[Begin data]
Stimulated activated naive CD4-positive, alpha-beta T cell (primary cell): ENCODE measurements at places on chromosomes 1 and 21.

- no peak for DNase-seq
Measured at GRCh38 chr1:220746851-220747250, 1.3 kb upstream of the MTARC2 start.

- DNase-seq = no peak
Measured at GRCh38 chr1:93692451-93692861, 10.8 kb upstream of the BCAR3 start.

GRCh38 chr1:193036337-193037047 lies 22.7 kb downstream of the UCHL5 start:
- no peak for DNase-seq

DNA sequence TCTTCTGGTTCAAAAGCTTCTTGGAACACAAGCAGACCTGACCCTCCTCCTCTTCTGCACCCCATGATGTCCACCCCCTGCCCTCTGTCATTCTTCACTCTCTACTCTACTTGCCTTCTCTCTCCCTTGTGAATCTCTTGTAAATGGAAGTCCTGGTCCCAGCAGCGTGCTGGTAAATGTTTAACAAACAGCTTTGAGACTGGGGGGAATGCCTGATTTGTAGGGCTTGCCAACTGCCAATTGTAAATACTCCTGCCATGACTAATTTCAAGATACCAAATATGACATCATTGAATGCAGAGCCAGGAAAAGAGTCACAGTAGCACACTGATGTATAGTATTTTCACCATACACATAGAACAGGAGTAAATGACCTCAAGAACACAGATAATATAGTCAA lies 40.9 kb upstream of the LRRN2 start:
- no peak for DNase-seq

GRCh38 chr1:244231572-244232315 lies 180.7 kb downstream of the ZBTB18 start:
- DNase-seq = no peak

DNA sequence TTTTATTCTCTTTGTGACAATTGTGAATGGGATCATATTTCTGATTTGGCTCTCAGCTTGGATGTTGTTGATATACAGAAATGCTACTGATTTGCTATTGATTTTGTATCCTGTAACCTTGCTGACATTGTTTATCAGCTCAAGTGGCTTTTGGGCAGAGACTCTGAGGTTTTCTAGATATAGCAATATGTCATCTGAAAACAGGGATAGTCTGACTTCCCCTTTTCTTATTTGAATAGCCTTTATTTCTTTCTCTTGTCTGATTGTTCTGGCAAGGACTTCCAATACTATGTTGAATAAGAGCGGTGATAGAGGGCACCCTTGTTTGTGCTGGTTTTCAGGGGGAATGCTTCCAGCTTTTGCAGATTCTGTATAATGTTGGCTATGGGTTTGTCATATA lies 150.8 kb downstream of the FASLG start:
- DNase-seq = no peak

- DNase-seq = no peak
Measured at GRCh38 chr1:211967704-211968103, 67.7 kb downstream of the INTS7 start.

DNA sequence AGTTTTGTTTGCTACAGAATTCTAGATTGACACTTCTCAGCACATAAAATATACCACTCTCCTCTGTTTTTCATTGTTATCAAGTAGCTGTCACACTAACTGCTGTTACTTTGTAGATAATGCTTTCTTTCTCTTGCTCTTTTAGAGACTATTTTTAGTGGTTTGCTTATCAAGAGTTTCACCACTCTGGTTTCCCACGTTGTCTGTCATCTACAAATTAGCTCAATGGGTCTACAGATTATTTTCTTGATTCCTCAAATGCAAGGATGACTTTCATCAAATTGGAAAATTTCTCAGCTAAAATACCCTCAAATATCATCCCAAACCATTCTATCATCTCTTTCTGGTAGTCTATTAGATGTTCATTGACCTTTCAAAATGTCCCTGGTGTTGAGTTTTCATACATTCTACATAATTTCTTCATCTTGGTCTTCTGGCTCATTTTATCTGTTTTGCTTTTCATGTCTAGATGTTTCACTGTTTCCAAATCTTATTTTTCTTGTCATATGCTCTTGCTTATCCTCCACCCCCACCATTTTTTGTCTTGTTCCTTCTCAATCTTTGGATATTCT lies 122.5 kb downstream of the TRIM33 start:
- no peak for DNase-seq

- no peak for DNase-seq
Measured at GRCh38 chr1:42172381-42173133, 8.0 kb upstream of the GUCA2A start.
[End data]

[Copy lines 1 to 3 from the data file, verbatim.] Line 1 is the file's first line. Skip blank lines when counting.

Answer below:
Stimulated activated naive CD4-positive, alpha-beta T cell (primary cell): ENCODE measurements at places on chromosomes 1 and 21.

- no peak for DNase-seq
Measured at GRCh38 chr1:220746851-220747250, 1.3 kb upstream of the MTARC2 start.